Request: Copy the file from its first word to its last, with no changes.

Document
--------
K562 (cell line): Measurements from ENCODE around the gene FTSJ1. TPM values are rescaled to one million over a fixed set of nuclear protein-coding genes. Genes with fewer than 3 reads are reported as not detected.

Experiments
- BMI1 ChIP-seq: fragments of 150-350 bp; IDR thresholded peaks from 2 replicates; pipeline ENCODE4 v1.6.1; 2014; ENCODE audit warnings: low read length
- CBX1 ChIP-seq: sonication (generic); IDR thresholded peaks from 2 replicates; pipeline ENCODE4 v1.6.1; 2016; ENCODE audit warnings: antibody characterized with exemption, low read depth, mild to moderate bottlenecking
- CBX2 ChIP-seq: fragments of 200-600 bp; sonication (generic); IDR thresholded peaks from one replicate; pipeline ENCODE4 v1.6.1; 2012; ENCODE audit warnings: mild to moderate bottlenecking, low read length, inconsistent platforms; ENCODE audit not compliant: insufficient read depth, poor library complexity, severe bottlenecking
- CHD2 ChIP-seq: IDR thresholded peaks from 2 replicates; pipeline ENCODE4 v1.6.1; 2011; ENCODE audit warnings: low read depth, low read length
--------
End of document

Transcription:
K562 (cell line): Measurements from ENCODE around the gene FTSJ1. TPM values are rescaled to one million over a fixed set of nuclear protein-coding genes. Genes with fewer than 3 reads are reported as not detected.

Experiments
- BMI1 ChIP-seq: fragments of 150-350 bp; IDR thresholded peaks from 2 replicates; pipeline ENCODE4 v1.6.1; 2014; ENCODE audit warnings: low read length
- CBX1 ChIP-seq: sonication (generic); IDR thresholded peaks from 2 replicates; pipeline ENCODE4 v1.6.1; 2016; ENCODE audit warnings: antibody characterized with exemption, low read depth, mild to moderate bottlenecking
- CBX2 ChIP-seq: fragments of 200-600 bp; sonication (generic); IDR thresholded peaks from one replicate; pipeline ENCODE4 v1.6.1; 2012; ENCODE audit warnings: mild to moderate bottlenecking, low read length, inconsistent platforms; ENCODE audit not compliant: insufficient read depth, poor library complexity, severe bottlenecking
- CHD2 ChIP-seq: IDR thresholded peaks from 2 replicates; pipeline ENCODE4 v1.6.1; 2011; ENCODE audit warnings: low read depth, low read length